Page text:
"Greater love has no man than this, that he lay down his life for his friends." (John 15:13).

For many years I always used "John 15:13" after my signature on personal correspondence. For some reason I stopped doing that. At least for a prolonged period of time, anyway.

And now that I'm having my "midlife crisis"--that's your signal to laugh out loud--I'm beginning to rethink this whole idea of "friends" and exactly what it means in life.

And what it means to me. What should it mean to me?

There are people all over North America (and many in other countries) that I consider my "friends." Some of them are very close to me, and have a huge place in my heart. Some of them know that I care deeply about them, and would do anything that I possibly could on their behalf.

And some of them....well, I just wonder about.

I don't like "utilitarianism" in relationships that are supposed to be "friends." What I mean by this phrase is the way that someone befriends another, only if there is something to "gain" from that befriending in the first place. Can the one who is being "befriended" benefit me in some way? Do they fill a "need" or can they "do something for me"?

Or do I just value them as a person regardless of what they may or may not contribute to me?

These are difficult questions in a society (even in the church) that is submerged in the philosophy that only when people "contribute" to our goals is when the possess any value. And after they have finished "contributing" (or better yet have caught on to the selfishness inherit in such a philosophy) then said person ceases to have value.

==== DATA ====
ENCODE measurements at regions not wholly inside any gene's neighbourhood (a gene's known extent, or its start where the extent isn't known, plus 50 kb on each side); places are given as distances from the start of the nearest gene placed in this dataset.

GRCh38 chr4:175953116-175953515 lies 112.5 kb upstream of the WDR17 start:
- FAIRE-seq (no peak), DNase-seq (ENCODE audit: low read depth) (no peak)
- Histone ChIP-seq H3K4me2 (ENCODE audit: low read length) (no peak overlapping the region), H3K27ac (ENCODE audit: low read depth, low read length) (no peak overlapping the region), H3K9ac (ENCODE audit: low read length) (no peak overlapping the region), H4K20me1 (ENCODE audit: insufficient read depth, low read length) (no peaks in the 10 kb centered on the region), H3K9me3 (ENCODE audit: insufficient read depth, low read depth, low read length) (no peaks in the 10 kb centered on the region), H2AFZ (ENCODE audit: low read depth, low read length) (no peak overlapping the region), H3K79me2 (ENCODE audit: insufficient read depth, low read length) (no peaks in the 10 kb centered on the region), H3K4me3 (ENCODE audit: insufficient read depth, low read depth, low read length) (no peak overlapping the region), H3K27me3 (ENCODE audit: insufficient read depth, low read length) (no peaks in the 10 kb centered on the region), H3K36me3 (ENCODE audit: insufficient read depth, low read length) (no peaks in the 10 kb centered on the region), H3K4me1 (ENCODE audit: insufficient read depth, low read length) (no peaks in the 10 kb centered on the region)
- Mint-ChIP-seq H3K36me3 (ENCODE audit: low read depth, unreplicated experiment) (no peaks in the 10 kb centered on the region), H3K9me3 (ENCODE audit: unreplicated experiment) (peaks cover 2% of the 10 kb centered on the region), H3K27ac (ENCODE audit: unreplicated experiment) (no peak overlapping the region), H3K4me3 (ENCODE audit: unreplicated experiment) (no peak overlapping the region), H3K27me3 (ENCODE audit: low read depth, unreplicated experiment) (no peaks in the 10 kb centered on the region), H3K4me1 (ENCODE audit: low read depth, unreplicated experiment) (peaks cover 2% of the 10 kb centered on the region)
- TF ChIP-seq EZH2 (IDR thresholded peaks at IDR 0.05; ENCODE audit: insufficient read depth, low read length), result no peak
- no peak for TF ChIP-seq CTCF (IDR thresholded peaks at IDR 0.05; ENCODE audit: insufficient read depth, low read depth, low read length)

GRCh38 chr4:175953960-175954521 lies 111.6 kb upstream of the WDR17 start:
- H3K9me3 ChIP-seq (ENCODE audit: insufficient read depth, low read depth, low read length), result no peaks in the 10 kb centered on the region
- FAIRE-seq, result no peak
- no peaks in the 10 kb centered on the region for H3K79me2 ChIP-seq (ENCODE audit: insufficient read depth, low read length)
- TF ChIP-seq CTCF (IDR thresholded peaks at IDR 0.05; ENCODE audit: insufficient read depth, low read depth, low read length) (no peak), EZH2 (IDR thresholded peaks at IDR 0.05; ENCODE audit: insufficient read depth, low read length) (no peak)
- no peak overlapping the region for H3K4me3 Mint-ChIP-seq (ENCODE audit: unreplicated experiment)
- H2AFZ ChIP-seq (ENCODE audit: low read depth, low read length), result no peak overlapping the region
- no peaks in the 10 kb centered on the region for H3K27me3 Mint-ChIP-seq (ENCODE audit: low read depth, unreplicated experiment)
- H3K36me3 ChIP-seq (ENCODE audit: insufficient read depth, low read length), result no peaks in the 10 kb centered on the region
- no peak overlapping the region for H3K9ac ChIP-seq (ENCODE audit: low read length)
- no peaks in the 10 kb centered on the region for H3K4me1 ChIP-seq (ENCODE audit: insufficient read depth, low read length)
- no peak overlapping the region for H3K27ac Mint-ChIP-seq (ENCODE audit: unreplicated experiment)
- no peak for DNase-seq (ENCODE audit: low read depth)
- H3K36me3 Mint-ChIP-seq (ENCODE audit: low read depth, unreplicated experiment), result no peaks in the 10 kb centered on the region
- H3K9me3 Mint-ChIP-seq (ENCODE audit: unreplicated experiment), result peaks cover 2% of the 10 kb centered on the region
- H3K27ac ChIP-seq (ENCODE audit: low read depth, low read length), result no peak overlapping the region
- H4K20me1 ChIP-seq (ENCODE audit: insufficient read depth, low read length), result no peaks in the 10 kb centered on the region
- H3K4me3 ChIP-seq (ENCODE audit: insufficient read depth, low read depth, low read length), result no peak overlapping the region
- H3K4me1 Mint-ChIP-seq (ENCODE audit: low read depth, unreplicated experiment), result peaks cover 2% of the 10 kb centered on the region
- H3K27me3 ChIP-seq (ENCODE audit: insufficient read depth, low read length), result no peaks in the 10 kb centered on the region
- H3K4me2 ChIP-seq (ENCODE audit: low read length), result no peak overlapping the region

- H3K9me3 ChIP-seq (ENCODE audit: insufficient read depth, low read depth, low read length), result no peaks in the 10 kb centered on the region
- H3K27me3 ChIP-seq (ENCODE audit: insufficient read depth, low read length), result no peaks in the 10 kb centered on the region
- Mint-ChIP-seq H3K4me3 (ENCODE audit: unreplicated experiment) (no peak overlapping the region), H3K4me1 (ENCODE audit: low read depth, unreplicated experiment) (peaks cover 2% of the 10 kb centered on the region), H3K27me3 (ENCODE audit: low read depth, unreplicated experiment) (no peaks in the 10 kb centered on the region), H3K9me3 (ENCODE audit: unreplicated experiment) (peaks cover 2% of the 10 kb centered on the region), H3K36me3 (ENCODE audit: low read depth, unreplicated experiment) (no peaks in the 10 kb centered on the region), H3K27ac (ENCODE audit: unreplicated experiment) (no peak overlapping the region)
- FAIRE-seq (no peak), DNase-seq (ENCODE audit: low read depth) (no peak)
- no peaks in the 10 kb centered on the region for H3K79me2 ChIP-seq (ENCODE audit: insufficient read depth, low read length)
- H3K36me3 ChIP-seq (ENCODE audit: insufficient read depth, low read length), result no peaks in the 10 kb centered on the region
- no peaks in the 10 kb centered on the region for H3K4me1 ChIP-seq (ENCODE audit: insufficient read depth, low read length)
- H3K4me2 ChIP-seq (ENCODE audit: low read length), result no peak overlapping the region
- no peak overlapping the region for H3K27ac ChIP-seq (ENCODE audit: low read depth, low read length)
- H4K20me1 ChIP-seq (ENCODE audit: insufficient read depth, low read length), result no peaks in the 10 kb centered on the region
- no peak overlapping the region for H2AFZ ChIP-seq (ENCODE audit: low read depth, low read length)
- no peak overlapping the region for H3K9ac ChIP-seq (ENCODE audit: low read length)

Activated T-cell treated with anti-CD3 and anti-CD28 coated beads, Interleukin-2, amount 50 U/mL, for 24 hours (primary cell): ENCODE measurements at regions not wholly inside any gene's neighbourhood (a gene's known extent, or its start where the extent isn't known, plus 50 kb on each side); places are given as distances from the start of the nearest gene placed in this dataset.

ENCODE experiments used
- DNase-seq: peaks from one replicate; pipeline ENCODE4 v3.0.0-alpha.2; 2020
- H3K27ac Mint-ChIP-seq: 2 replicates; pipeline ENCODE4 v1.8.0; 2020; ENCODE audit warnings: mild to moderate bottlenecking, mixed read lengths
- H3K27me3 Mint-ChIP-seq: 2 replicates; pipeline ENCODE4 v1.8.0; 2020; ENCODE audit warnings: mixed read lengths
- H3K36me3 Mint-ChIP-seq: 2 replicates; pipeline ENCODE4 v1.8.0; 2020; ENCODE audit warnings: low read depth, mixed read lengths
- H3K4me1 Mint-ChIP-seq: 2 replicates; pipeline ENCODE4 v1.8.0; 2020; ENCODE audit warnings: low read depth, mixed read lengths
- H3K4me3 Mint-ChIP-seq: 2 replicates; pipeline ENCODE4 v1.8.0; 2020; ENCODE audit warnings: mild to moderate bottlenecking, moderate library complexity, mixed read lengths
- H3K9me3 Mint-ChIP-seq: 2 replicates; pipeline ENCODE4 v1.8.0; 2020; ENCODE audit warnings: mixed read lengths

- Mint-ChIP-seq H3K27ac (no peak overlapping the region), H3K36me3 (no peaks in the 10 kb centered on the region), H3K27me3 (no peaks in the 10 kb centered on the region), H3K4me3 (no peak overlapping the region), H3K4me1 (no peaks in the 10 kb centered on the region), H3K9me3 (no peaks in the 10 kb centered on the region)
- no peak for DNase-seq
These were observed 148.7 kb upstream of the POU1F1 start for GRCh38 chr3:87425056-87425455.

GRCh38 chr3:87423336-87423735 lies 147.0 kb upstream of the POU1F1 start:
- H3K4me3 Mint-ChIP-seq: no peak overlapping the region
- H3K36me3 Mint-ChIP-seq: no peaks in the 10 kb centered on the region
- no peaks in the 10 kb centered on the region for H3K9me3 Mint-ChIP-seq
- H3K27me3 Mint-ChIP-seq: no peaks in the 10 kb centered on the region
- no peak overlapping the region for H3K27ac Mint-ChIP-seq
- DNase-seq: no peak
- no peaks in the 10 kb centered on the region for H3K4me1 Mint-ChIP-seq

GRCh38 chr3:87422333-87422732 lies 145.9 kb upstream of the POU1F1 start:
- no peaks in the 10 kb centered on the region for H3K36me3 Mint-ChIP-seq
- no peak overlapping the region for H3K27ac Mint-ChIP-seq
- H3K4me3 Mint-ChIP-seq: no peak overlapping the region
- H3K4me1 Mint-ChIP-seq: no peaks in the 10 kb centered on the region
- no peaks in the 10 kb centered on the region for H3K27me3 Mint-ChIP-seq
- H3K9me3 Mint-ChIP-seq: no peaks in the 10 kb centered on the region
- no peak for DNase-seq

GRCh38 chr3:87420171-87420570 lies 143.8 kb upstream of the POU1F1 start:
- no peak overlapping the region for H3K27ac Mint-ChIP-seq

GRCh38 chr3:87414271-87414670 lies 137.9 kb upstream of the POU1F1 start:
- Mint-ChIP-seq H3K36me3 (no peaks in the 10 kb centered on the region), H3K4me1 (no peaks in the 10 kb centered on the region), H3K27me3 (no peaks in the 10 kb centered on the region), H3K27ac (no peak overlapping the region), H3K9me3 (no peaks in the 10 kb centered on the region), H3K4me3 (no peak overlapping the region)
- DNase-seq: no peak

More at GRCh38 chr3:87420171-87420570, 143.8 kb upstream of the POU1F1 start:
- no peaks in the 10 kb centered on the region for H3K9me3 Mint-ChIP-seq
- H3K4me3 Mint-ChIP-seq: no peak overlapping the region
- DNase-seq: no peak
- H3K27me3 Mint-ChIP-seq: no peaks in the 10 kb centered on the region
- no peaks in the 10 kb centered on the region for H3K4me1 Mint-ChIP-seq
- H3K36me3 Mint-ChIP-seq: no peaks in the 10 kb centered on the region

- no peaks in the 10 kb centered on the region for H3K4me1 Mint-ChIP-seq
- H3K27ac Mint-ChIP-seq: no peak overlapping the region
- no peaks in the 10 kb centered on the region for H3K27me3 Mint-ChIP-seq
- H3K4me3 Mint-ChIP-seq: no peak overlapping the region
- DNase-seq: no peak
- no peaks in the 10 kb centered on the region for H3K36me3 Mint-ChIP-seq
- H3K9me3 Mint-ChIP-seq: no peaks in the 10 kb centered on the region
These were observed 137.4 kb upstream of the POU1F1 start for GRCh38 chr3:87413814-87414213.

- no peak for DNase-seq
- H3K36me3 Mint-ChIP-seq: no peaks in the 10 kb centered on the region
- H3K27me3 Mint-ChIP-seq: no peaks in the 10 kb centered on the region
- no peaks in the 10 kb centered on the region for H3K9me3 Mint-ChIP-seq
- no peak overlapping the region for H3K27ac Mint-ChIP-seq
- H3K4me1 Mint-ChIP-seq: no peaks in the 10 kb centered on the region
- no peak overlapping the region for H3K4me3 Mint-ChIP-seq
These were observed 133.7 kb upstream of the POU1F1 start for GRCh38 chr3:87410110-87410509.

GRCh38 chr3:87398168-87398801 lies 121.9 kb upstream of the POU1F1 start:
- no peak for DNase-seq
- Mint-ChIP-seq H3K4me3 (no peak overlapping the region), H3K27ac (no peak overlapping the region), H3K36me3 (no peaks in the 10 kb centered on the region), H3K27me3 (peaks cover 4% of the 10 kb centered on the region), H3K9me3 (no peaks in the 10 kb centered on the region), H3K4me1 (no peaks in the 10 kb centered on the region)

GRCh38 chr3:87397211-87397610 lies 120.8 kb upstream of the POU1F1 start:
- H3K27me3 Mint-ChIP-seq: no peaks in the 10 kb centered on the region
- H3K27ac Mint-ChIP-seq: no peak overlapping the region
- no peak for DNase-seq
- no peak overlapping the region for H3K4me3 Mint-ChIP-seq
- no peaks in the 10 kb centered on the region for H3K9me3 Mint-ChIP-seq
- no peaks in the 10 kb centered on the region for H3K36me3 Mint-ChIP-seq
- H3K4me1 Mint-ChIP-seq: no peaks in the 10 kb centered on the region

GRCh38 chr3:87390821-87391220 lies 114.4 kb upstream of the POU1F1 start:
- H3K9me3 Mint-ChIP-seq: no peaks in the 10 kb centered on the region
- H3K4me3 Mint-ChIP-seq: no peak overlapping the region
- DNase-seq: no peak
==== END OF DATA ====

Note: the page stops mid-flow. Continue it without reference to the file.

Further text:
If that's the way we measure friendships, then we are no better than those who do not claim Christ as Saviour--and in many ways, much worse. Our love has conditions, if we only "use people" for what they can do for us.

It's happen to me before. And sadly, I may have done it to someone--and I'm profoundly sorry if I have.

God help us.

Happy Birthday, JULIA STONE!

Though she is not "really" my niece...I've always felt that she is. Her mom, Marti has been like a sister to me for the last 30+ years. And what a great sister she has been.

I remember when Miss Julia was just a very small young lass--and what a delight she was to her mom and dad, her grandparents (on both sides) and to her Uncle Jim and Aunt Ginger.

And to me, her "Uncle" Phil-who has spent the majority of her life either in the Air Force, in seminary, and in Chicago.

My memories of Julia are grand though. I remember about 7 years ago when she, along with her parents, were driving through Cleveland TN, and stopped by my apartment. My longtime friend, and wonderful roommate Kevin Moses (who was celebrated in this forum back in February) welcomed them in as I was still on my way back to the apartment.

We also just happened to have some ice cream there....it was "Moose Tracks"...

Kevin and Julia had a heyday with that ice cream that hot July afternoon.

And now she is all grown up....18 years old to be exact.

She has graduated from Madison County High School--my alma mater, and also the alma mater of her mom, Uncle Jim, along with various and sundry other Alabama natives.

She is a wonderful, gracious, beautiful, and delightful young woman. She will be entering the University of Alabama in Huntsville this fall as a University freshman. I'm very proud of her!